KABUL (Reuters) - U.S. Secretary of State John Kerry suggested that Afghanistan’s national unity government could continue beyond September, a step that could irk the opposition even as he attempts to avert a brewing political crisis.
Kerry’s unannounced visit to Kabul was intended to demonstrate support for the national unity government headed by President Ashraf Ghani, victor of the disputed election of 2014 and his runner up Chief Executive Abdullah Abdullah.
The visit comes at a difficult moment for Afghanistan, with Ghani’s government weakened by infighting between rivals, the economy sinking and the resurgent Taliban stronger than at any time since they were toppled from power in late 2001.
Underlining the precarious security situation, at least two explosions, apparently from rockets, hit the diplomatic zone of the capital shortly after Kerry’s visit ended and his plane was preparing to take off from Bagram airport outside the city.
Kerry repeated an offer of peace talks with the Taliban and called on Afghanistan’s fractious politicians to work together.
“Democracy requires credible institutions,” he said. “Even more than that, it requires a willingness of people … from different political and ethnic and geographic factions to be able to come together and work for a common good.”
Under the national unity deal, a loya jirga, or special assembly, was expected to be held to amend the constitution within two years of the September 2014 election, potentially allowing Abdullah to take the post of prime minister.
The approach of September’s end of the two-year period has helped fuel growing political tension, with opposition politicians close to former President Hamid Karzai insisting that the unity agreement must be subject to broad consultation.
However Kerry said the agreement was valid for the full term of the government, suggesting that the U.S. believes it can continue even without a new constitutional deal.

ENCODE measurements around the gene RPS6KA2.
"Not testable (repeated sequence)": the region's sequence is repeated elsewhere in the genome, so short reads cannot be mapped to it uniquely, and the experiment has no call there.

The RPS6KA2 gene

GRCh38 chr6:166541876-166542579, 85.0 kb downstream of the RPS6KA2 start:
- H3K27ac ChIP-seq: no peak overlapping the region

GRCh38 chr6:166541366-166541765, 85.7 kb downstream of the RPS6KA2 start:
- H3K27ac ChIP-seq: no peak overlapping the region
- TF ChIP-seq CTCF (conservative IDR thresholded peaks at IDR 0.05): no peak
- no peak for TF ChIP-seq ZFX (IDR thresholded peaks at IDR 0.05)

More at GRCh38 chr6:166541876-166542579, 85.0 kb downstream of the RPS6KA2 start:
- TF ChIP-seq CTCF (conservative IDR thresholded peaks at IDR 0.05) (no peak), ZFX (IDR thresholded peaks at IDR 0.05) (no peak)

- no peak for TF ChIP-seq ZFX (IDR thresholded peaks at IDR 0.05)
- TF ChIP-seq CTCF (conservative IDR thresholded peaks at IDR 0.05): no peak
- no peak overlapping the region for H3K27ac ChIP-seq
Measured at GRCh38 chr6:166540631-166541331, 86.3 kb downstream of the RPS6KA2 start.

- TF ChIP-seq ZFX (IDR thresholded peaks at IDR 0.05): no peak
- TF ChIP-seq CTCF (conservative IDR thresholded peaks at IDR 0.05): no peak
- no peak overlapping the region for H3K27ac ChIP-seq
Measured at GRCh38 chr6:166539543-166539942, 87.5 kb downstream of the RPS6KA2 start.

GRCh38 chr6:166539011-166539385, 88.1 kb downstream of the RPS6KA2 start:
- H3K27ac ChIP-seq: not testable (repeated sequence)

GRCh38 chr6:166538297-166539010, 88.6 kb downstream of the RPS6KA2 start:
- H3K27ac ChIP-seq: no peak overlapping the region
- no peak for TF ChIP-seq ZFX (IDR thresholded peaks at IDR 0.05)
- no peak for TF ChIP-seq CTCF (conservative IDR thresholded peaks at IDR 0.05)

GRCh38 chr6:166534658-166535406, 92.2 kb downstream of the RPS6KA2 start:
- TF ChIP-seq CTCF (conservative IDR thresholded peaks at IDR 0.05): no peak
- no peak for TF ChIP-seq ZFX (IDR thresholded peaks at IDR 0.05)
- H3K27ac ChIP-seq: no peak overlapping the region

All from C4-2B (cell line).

“Let me make this very, very clear because I brokered the agreement … There is no end to this agreement at the end of two years, or in six months from now,” Kerry told a joint news conference with Afghan President Ashraf Ghani.
“This is an agreement for a unity government the duration of which is five years,” he said.
The political difficulties facing Ghani have been racheted up by the deteriorating security situation, with NATO officials estimating that government forces have full control over no more than 70 percent of the country.
U.S. forces in Afghanistan are due to be almost halved to 5,500 from the current 9,800 by the start of 2017, and the new commander in Afghanistan, General John Nicholson, is conducting a review of security before making his recommendations to Washington some time in June.
Kerry offered no hint on whether the timetable may change, saying only that President Barack Obama would make his decision on the size of the force after listening to what commanders on the ground had to say.
With Afghanistan’s shattered economy still on its knees and struggling with endemic corruption, Kerry said it was crucial for the country to secure international aid.
“It is essential for these next week’s and months for Afghanistan to show how that money is well spent and how the purpose of Afghanistan and the unity is going to earn the support and respect of the rest of the world,” he said.
In Warsaw in July, the NATO Western security alliance is expected to decide how to fund Afghanistan’s security forces in the coming years and donor nations will gather in Brussels in October to make civilian aid pledges to Afghanistan.
Kerry said U.S. and Afghan officials needed “to make certain that we use the time between now and the meeting in Warsaw and the meeting in Brussels to make sure that we are putting Afghanistan’s best foot forward”.
Noting the dates, Andrew Wilder, an Afghanistan expert at the United States Institute for Peace think tank, said: “The last thing we need is a big political crisis calling into question the legitimacy of the national unity government in September”.
Ghani received a welcome boost on Saturday, when lawmakers confirmed a new interior minister and attorney general, two posts key to confronting the Taliban’s growing insurgency and combating endemic corruption.
Editing by Paul Tait